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Acta Neuropathol. Sep 2011; 122(3): 367–369.
Published online Jul 14, 2011. doi:  10.1007/s00401-011-0855-6
PMCID: PMC3170121
High frequency of IDH-1 mutation links glioneuronal tumors with neuropil-like islands to diffuse astrocytomas
Jason T. Huse,corresponding author1 Khedoudja Nafa,1 Neerav Shukla,2 Edward R. Kastenhuber,1 Ehud Lavi,3 Cyrus V. Hedvat,1 Marc Ladanyi,1 and Marc K. Rosenblum1
1Department of Pathology, Memorial Sloan-Kettering Cancer Center, New York, NY 10065 USA
2Department of Pediatrics, Memorial Sloan-Kettering Cancer Center, New York, NY 10065 USA
3Department of Pathology, New York Presbyterian Hospital, New York, NY USA
Jason T. Huse, Phone: +1-646-8882642, husej/at/mskcc.org.
corresponding authorCorresponding author.
Received June 6, 2011; Revised June 30, 2011; Accepted June 30, 2011.
The glioneuronal tumor with neuropil-like islands (GTNI) is an uncommon histopathological entity composed of diffuse astrocytic or oligoastrocytic elements interspersed with sharply delimited, micronodular loci of neuronal differentiation. Despite its initial description over 10 years ago [10], the lineage classification of GTNI remains speculative. The clinical features of GTNI, its infiltrative growth characteristics, typically dominating astroglial components, and frequent p53 expression, are all consistent with a fundamental linkage to the diffuse astrocytic tumor group. Supporting this notion are reports documenting, by comparative genomic hybridization, an astrocytoma-like profile of 7q21.1-qter gain and 9p21-pter loss in one case [8] and the absence of oligodendroglioma-associated 1p/19q deletions in a series assessed by polymerase chain reaction-based loss of heterozygosity analysis [3].
Point mutations in the isocitrate dehydrogenase enzymes, IDH1 and IDH2, are found in the majority of WHO grade II and III diffuse gliomas—both astrocytic and oligodendroglial—as well as secondary glioblastomas (GBM), but they are almost entirely absent from primary GBM [7, 9, 11]. As such, they appear to represent a defining early genomic lesion in the pathogenesis of diffuse glioma variants exhibiting step-wise malignant evolution. Glioma-associated IDH mutations invariably involve active site arginine residues—R132 and R172 for IDH1 and IDH2, respectively—and, while their precise pathogenic mechanism remains unclear, they appear to promote the generation of the cancer-predisposing toxic metabolite, R(-)-2-hydroxyglutarate [6].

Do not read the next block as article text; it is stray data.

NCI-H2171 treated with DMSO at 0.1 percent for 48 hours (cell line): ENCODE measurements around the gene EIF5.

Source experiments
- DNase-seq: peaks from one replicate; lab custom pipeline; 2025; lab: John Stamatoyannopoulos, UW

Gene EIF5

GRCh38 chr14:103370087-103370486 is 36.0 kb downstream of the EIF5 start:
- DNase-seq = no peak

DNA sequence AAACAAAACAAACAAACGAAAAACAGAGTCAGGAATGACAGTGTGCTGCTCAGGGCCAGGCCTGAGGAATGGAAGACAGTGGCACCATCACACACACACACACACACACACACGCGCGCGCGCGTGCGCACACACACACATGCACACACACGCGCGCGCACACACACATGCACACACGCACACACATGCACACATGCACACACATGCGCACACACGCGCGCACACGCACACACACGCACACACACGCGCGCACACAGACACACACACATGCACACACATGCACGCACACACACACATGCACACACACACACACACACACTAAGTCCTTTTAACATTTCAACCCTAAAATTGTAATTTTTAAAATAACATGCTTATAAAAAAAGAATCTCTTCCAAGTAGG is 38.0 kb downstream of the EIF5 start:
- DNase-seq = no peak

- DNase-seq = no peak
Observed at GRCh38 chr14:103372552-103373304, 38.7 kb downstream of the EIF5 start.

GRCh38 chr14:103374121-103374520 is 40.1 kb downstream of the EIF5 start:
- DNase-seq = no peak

We assembled 12 cases of GTNI (Table 1) seen at the Memorial Hospital Department of Pathology, along with pertinent clinical information from the patients’ medical records. To evaluate whether IDH1 and IDH2 mutations were present in our sample set, we performed custom genotyping assays on the Sequenom platform [1, 2] and/or employed validated immunohistochemical staining (IHC) for the most common IDH mutation, IDH1 R132H [5]. We found that every tumor in our sample set (12/12) exhibited evidence of the IDH1 R132H mutation by either one or both of our assay methods (Fig. 1a–d), and concordant results were achieved for all cases screened by both Sequenom® and IHC (Table 1). Both glial and neuronal components exhibited immuno-expression of mutant IDH1 in all examined cases (Fig. 1d).
Table 1
Table 1
Cases included in GTNI study cohort listed with patient age at first diagnosis, sex, histopathological grade (Grade), Sequenom® genotyping result (Sequenom) and IHC for IDH1 R132H (R132H IHC)
Fig. 1
Fig. 1
GTNI is characterized by IDH1 R132H mutations. a A mutation-positive Sequenom® spectrum from a representative GTNI sample displays an additional extension product of different mass, due to the G to A point mutation. Photomicrographs of a representative (more ...)
The primary significance of our findings lies in strengthening the pathogenic link between GTNIs and the diffuse glioma tumor group. Studies to date indicate that within primary brain tumors, IDH mutations are largely restricted to diffuse gliomas evolving via step-wise malignant evolution (i.e., diffuse astrocytomas, oligodendrogliomas, and oligoastrocytomas). Combined with the frequent p53 immunoreactivity and general absence of 1p/19q chromosomal co-deletions previously documented in this setting, a high incidence of IDH1 mutations would fundamentally ally GTNIs with the diffuse astrocytoma and 1p/19q-intact oligoastrocytoma group. Indeed, the 100% incidence of IDH mutation in our sample set is even higher than that documented in diffuse astrocytoma so far (~80%) [7, 11]. As an aside, recent work has also identified IDH mutation as a prevalent feature of oligodendrogliomas with neurocytic differentiation [4], further emphasizing that focally prominent neuronal morphology falls well within the histopathological spectrum of diffuse gliomas in general. The invariable presence of the specific IDH1 R132H mutation in our GTNIs may represent an artifact of small sample number, but, nevertheless, it is striking. Whether other IDH1 or IDH2 mutational variants exist in GTNI and whether a genotypic restriction to IDH1 R132H alone would have any functional significance remain unclear.
Acknowledgments
We would like to thank Miriam Fayad for her assistance with immunohistochemical staining and Laetitia Borsu for assistance with Sequenom assays. The MSKCC Sequenom facility was supported by the Anbinder Fund.
Open Access This article is distributed under the terms of the Creative Commons Attribution Noncommercial License which permits any noncommercial use, distribution, and reproduction in any medium, provided the original author(s) and source are credited.
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